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Natural-born entrepreneurs

News Analysis
Jan 20, 20035 mins
Enterprise Applications

IT executives commercialize tools they developed on the job for previous employers.

After successfully developing and implementing a handheld route-accounting application for Millstone Coffee’s delivery drivers, Kirk Wolfe was set to take another job at parent company Procter & Gamble. But Wolfe didn’t want to give up the application that had consumed much of his life for five years, so he resigned to focus on developing similar software for smaller grocery suppliers.

“There wasn’t anything else that enticed me as much as the mobile environment,” Wolfe says.

Wolfe is just one of several former IT professionals who have become vendors by parlaying something they developed in their previous roles into commercial products.

Although Wolfe knew that eventually he would run his own business, the idea didn’t crystallize until he discovered his mobile software niche. When P&G acquired Millstone Coffee in 1996, the consumer products giant put Wolfe in charge of integrating Millstone’s mobile application with its own infrastructure and eventually developing a route-accounting application for the subsidiary.

Wolfe discovered there was a market for similar mobile applications for smaller suppliers while working on the project. He and Phil Lachmann, a contractor assigned to the Millstone project, formed Enterprise Mobility in 1999. Wolfe joined the venture full-time in 2001 after deciding not to transfer within P&G. The two used their knowledge and experience to develop the EMRoute product.

Dave Ziegler, Millstone’s IT manager and Wolfe’s former manager, says his employee’s departure was a “bittersweet moment.” But he says Millstone benefits because it can outsource programming projects to Enterprise Mobility.

Dick Powers is another IT veteran who went commercial. Powers joined the U.S. Navy in 1958. After serving in several senior IT roles, he was assigned to a study group in 1976 to help determine how the Department of Defense could reduce its 34 distribution centers, which handled more than 27 million transactions per year.

Powers couldn’t find the software he needed, so he assembled three academics to research large-scale optimization. The team created a mathematical methodology that chewed through transaction information to determine the Defense Department could reduce its centers to 16, resulting in hundreds of millions of dollars of savings per year.

Although the Defense Department ultimately took 20 years to implement the measures because of what Powers described as “political in-fighting,” he says other large organizations could use the methodology to streamline their logistics infrastructures.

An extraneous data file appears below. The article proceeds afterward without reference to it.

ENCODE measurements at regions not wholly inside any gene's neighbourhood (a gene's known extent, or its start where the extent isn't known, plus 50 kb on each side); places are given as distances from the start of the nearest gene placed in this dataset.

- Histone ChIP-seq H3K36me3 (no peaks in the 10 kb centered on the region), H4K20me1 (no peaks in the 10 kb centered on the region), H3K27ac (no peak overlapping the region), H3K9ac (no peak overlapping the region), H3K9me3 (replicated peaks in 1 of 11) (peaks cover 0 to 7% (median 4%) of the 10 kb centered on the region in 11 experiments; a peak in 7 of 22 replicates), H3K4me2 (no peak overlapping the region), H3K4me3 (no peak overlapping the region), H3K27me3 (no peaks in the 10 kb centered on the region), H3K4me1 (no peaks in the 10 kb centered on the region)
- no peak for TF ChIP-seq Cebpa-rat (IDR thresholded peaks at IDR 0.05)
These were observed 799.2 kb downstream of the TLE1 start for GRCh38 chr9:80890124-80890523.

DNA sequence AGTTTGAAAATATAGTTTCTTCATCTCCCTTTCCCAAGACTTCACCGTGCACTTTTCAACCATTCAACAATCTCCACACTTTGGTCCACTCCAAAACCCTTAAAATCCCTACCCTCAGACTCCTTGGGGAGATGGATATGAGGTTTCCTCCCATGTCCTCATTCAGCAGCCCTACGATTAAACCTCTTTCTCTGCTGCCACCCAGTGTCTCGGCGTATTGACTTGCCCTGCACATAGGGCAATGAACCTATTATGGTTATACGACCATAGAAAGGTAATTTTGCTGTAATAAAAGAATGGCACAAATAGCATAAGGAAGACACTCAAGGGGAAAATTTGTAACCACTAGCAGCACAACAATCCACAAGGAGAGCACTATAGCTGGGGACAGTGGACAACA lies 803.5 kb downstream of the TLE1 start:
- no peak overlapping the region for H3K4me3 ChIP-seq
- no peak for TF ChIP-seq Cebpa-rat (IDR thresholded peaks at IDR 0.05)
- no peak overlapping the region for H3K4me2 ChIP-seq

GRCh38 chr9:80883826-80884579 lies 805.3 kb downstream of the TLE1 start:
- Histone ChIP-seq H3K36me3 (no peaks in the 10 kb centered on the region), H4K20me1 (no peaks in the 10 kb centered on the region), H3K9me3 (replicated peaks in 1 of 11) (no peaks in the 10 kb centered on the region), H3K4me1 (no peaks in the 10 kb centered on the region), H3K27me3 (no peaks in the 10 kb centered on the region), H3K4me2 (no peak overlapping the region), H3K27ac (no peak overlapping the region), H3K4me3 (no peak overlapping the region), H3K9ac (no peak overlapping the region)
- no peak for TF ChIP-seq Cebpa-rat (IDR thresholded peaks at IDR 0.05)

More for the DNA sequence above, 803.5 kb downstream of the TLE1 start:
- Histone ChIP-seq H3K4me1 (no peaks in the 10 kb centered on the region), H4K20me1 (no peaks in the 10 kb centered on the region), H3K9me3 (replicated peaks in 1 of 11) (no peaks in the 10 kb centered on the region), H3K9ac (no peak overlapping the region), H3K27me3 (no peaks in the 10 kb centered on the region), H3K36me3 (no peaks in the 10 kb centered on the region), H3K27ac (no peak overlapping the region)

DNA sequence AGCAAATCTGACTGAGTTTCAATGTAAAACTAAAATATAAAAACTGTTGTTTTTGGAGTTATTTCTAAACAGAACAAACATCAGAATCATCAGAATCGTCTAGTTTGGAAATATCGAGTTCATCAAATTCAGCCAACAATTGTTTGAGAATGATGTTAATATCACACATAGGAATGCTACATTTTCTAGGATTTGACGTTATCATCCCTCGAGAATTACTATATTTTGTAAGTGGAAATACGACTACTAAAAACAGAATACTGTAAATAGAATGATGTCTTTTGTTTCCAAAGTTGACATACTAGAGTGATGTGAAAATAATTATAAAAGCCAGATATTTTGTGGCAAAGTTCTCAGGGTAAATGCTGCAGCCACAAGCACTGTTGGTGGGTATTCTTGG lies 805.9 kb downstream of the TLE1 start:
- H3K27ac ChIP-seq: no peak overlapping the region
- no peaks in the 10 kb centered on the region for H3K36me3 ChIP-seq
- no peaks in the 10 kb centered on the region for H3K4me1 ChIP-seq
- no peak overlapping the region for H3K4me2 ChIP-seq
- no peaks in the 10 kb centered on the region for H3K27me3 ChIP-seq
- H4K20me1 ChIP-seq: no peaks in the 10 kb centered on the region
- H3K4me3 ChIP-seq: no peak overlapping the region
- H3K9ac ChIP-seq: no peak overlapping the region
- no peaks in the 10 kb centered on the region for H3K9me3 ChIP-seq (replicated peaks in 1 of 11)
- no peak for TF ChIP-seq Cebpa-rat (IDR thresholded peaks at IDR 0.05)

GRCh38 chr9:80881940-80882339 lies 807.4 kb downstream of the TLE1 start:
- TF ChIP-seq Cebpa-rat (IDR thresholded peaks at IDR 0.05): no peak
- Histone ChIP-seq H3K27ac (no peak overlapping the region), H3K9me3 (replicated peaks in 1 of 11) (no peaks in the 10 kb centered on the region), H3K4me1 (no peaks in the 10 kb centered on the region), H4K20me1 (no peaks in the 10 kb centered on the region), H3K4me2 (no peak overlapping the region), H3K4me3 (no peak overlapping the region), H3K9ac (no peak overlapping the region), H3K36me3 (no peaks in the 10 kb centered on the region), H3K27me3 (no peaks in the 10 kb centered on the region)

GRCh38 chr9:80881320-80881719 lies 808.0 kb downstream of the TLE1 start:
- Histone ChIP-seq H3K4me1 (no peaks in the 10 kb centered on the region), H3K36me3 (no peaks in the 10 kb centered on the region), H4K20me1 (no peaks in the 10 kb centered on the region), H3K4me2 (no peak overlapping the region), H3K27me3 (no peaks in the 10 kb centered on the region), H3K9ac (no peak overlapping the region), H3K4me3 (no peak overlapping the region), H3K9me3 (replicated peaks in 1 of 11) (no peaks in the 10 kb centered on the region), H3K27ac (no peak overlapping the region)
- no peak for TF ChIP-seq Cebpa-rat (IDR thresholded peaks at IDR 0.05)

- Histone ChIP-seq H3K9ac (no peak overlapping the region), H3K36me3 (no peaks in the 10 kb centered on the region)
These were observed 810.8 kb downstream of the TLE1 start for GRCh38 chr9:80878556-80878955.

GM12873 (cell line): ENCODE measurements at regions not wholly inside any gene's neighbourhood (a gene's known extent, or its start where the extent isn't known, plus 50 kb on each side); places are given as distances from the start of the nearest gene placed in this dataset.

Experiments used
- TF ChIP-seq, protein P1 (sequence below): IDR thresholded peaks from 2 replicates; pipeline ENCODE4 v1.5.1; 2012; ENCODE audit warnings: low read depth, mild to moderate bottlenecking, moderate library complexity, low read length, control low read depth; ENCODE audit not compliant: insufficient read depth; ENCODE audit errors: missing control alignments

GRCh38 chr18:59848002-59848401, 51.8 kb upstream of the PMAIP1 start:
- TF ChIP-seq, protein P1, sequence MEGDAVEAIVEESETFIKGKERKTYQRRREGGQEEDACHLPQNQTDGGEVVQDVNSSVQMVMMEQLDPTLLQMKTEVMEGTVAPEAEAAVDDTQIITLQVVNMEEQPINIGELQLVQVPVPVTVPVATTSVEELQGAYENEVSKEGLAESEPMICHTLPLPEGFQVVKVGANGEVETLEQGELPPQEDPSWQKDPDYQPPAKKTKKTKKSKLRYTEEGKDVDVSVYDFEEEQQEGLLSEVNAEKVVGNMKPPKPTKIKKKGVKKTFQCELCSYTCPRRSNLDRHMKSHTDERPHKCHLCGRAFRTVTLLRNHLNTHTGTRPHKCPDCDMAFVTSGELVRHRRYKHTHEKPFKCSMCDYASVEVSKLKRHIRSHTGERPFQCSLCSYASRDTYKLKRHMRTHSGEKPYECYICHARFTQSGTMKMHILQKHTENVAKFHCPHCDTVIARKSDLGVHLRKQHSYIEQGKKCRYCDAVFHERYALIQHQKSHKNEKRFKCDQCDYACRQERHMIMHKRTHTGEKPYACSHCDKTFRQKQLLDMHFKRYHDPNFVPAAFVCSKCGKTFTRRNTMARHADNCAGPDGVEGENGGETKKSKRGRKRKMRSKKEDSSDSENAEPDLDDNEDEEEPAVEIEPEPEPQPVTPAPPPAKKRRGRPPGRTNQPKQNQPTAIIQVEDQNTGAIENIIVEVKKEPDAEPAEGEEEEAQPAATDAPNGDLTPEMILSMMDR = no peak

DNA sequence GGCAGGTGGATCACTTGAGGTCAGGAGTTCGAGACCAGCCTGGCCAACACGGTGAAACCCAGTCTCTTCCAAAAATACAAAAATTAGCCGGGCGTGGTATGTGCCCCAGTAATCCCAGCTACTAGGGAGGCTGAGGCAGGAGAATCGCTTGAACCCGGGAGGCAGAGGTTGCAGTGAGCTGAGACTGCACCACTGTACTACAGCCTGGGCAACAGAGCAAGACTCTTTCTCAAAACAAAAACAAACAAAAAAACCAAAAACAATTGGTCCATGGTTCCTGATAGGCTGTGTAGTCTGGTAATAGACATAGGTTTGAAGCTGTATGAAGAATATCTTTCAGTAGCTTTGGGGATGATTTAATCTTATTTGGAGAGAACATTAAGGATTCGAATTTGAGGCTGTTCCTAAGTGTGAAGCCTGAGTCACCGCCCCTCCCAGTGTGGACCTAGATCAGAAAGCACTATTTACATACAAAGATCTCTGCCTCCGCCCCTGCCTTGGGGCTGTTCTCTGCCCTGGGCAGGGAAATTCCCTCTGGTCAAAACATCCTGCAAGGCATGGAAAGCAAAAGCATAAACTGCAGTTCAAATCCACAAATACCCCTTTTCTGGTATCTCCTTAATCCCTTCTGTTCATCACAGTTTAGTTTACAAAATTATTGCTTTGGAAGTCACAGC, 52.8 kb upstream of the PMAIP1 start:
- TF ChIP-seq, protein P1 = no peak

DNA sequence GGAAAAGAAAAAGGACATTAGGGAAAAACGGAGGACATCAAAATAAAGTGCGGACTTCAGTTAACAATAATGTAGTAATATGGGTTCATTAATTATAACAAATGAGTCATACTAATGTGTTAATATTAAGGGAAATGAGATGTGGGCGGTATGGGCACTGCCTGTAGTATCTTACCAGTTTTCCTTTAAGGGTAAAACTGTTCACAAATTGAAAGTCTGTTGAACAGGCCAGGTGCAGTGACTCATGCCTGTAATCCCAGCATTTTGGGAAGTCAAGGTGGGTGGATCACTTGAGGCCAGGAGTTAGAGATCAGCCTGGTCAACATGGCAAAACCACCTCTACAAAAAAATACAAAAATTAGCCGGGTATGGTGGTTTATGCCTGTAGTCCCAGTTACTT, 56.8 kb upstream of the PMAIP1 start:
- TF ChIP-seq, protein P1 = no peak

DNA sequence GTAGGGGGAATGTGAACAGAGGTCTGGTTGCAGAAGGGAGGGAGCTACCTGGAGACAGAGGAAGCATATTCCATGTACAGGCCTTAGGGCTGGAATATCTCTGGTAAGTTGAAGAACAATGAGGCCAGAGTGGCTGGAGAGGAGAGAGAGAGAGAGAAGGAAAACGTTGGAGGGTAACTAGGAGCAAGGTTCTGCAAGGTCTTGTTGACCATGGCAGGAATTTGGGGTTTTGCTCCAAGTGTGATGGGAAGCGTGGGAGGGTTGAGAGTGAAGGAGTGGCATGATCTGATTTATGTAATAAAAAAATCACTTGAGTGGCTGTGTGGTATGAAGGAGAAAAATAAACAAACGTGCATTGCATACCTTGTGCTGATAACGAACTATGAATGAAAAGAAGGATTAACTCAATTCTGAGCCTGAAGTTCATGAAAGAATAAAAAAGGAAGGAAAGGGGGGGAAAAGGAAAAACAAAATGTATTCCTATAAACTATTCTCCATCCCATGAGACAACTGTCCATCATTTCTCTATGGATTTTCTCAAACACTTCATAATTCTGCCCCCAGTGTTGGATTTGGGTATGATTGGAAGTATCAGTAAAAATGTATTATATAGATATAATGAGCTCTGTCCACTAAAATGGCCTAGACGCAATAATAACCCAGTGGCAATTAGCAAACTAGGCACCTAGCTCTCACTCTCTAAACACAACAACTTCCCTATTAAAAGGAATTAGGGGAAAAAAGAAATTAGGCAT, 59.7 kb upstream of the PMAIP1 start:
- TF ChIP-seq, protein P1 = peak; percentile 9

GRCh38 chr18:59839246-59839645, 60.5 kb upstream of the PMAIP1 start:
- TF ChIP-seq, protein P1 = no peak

In 1978, Powers and the three academics each put up $10,000 to form Insight and develop the Strategic Analysis of Integrated Logistics Systems logistics modeling tool.

Powers says the challenge of starting a business is educating the market and winning customers. “That’s the hardest part – getting someone to have faith in you,” he says. Powers and his co-founders eventually landed deals with Baxter Healthcare, Mars and Nestle.

Wolfe has found the most time-consuming aspect of running a business is sales and marketing. Recently, Wolfe partnered with a warehouse management software supplier to sell to a prospective customer. Wolfe was confident he’d win the deal until the customer’s warehouse manager vetoed the sale because the PDA that supports the application used a stylus and end users were accustomed to a full-size keyboard. “We were not prepared for that aspect – being tossed out for things like that,” Wolfe says. “You can have good technology, but there is a certain amount of sales and marketing that goes with it.”

Chris Edden is another user-turned-vendor who was surprised at the effort involved in promoting a product. A former vice president of IS at Wachovia Bank, Edden is now business development director at Silas Technologies. Wachovia formed Silas in 1999 to market Reveille, an applications monitoring tool that Edden’s IS team built to use in-house. “It was interesting for me, an IT guy of 20 years, to find myself in a two-hour meeting to come up with an ad campaign,” he says.

Edden says being an IT vendor within a financial institution has unique challenges, such as convincing some line managers why the bank should sell its software to rivals. “If [the rivals] are going to buy a product like ours anyway, why not spend their money with us?” he says. “A more sensitive issue is how to deal with other vendors that may be selling to Silas or Wachovia. When I was a customer, I could ask vendors anything, but now I can’t.”

Some former IT co-workers resented it when Edden and others were given jobs at the spin-off. However, Edden says prospective candidates from Wachovia were told they’d be expected to work as though they were employed at a start-up, with all the associated risks and opportunities.

“Some people joked that the bank took all the weird people and put them in a group so that it could keep an eye on us,” he says. “That may have some element of truth. The people who populate spinoffs have skill sets that may not excel in large corporations, but are effective in small businesses.”

Above all, Edden says he relished the challenge of jumping from an executive IT position to selling. “In some ways it has been invigorating because many IT people love creating and problem-solving, and this provides an arena for a greater focus than in my previous roles,” he says.